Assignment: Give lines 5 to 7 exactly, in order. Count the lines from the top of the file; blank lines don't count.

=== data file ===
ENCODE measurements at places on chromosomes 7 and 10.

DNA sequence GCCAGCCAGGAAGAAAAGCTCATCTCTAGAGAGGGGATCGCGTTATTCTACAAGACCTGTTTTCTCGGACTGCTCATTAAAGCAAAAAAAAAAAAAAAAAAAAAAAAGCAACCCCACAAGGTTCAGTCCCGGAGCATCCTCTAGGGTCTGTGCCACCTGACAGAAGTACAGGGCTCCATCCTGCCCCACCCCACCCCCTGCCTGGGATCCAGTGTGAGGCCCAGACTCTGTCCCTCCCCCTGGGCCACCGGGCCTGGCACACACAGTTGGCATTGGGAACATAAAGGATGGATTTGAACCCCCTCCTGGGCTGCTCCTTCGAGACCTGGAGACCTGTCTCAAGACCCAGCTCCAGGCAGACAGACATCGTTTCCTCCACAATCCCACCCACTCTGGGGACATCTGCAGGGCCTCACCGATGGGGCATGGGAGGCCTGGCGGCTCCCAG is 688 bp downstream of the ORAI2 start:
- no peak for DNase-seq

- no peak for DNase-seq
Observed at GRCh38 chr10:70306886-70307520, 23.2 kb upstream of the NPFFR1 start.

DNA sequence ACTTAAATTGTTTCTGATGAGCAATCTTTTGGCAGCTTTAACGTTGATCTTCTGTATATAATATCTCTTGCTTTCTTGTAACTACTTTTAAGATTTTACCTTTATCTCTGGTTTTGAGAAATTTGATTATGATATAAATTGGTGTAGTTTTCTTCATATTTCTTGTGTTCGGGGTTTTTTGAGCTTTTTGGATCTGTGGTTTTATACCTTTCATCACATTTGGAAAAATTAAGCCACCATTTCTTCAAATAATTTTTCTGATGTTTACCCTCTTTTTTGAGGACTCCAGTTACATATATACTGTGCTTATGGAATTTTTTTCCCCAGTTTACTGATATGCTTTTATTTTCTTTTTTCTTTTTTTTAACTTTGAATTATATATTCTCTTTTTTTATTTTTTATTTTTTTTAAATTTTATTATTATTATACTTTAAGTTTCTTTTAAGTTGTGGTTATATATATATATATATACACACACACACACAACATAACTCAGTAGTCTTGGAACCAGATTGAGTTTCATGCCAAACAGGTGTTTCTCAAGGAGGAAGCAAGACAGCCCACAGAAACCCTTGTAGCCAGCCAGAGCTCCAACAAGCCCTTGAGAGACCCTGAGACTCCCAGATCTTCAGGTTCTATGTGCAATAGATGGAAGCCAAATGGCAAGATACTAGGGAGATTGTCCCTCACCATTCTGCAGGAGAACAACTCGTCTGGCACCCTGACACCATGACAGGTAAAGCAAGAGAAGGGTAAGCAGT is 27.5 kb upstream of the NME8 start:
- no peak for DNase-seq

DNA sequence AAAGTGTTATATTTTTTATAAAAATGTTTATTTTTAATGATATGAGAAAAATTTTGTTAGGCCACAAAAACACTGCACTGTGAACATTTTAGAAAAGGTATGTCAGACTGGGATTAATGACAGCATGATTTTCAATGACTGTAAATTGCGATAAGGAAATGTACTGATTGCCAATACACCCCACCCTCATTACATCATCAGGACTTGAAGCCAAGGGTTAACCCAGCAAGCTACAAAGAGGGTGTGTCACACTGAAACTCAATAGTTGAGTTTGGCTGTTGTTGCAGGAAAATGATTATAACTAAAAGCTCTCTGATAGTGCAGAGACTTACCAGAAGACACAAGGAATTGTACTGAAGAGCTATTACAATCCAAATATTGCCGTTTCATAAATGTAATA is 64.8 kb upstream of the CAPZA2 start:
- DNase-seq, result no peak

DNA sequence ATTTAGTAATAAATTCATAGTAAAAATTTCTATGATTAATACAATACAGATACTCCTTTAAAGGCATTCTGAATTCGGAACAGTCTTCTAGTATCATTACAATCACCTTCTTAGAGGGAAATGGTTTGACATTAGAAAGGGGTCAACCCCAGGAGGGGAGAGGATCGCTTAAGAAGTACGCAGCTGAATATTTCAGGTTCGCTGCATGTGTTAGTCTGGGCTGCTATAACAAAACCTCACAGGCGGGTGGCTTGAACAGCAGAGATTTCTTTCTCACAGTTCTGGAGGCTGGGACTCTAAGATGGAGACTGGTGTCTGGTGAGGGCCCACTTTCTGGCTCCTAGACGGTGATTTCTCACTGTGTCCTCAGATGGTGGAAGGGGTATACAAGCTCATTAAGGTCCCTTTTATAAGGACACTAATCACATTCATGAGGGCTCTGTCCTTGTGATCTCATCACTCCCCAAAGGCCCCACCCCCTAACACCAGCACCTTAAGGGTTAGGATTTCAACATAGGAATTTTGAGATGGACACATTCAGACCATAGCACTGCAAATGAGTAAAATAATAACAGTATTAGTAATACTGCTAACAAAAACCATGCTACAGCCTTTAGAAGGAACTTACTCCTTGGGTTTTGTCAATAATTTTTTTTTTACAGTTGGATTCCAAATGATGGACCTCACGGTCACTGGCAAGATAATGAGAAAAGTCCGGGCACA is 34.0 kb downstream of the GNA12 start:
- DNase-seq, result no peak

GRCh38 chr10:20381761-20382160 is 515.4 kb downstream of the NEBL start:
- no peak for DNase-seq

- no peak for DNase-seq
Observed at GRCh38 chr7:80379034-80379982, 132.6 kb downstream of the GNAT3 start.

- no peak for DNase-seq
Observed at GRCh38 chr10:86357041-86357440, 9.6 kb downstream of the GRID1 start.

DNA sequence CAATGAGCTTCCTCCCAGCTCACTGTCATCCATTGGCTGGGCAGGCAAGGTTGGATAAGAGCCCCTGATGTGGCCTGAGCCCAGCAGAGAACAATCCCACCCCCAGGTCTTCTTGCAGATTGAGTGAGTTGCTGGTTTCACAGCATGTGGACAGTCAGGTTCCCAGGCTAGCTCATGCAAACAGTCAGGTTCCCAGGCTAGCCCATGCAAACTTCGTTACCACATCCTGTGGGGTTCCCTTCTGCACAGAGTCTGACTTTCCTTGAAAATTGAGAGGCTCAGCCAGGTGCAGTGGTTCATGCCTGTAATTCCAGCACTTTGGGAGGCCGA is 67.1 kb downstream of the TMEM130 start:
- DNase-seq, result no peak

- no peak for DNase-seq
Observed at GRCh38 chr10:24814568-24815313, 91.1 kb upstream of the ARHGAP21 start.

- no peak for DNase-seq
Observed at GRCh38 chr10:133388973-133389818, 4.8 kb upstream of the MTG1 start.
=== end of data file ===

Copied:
Observed at GRCh38 chr10:70306886-70307520, 23.2 kb upstream of the NPFFR1 start.

DNA sequence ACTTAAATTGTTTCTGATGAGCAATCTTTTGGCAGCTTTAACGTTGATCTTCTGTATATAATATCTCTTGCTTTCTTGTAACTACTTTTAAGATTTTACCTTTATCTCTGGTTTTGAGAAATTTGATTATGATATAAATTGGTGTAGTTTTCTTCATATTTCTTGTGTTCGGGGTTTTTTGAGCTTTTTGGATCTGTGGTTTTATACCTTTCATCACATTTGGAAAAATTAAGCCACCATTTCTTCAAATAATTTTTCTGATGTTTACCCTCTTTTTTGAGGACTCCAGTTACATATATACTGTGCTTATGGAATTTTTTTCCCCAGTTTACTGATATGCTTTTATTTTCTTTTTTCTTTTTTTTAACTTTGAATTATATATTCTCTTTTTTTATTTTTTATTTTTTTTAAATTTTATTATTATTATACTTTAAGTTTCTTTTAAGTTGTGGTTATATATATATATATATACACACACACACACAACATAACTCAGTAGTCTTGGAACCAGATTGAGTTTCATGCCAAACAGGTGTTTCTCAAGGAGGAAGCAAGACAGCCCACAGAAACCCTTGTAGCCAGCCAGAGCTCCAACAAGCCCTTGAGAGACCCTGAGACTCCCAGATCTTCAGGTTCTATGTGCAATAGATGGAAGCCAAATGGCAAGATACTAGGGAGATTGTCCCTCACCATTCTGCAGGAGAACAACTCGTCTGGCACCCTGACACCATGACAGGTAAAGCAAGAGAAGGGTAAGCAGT is 27.5 kb upstream of the NME8 start:
- no peak for DNase-seq